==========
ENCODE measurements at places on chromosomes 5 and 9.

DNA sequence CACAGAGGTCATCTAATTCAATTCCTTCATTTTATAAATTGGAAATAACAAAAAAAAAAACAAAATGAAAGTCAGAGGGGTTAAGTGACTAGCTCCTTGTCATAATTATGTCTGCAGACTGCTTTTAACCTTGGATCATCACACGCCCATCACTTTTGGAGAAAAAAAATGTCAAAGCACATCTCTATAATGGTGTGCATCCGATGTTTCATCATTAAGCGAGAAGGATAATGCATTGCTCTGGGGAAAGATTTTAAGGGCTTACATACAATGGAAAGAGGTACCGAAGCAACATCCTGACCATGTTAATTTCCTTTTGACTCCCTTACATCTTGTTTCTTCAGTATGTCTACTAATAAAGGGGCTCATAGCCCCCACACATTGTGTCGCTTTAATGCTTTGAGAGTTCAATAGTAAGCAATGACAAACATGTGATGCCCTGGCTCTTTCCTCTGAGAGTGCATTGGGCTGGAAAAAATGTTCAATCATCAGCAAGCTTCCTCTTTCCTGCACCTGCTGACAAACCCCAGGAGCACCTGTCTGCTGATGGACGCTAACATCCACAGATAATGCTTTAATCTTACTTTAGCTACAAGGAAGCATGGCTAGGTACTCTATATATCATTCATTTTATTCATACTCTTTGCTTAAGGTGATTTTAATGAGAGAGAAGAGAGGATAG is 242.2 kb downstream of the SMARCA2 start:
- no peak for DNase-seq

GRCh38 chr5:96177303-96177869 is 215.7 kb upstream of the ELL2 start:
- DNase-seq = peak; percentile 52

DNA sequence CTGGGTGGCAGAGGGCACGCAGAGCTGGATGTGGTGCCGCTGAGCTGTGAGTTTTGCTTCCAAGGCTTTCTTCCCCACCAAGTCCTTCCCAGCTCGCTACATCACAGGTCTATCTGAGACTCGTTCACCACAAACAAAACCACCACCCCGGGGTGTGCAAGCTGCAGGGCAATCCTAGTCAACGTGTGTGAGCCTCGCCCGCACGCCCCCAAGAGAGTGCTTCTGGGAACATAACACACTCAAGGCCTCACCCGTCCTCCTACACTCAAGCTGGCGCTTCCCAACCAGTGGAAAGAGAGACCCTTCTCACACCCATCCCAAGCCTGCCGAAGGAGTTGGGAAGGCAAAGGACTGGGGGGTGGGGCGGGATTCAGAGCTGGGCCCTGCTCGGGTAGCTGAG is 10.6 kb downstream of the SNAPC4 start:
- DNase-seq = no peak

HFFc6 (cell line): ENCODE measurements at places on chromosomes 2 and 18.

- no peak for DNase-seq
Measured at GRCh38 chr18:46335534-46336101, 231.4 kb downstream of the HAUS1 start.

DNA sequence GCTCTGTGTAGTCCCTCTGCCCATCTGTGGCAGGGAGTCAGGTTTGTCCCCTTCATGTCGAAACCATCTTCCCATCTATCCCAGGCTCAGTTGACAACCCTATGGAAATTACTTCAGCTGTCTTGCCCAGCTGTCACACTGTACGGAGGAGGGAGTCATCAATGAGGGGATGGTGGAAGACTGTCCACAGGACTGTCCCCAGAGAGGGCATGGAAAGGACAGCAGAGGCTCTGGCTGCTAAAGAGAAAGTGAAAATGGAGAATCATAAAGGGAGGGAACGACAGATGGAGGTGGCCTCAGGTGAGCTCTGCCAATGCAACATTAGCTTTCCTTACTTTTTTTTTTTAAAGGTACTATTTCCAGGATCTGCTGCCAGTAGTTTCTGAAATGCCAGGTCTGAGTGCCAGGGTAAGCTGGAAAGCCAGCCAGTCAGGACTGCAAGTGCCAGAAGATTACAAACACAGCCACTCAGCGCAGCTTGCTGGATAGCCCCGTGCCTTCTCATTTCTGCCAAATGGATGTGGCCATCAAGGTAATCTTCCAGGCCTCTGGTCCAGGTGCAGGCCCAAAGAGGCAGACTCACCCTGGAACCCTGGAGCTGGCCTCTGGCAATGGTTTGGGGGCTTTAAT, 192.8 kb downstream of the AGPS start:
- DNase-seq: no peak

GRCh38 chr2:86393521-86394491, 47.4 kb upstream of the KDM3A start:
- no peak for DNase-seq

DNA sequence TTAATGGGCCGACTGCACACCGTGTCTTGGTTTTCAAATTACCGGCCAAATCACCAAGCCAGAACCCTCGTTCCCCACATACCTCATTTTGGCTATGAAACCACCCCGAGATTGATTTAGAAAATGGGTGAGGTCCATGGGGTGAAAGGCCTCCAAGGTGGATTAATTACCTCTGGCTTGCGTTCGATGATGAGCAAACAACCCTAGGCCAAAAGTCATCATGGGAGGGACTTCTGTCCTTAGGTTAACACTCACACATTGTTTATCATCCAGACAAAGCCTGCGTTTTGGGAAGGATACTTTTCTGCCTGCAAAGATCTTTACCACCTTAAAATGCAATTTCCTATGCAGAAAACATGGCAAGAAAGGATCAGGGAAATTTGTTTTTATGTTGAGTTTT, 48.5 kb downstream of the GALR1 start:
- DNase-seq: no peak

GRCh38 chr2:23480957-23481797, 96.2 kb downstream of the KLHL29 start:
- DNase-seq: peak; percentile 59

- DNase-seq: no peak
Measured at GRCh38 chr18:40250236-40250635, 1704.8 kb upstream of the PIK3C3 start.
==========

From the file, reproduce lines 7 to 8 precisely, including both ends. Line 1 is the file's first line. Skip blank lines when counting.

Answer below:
- DNase-seq = no peak

HFFc6 (cell line): ENCODE measurements at places on chromosomes 2 and 18.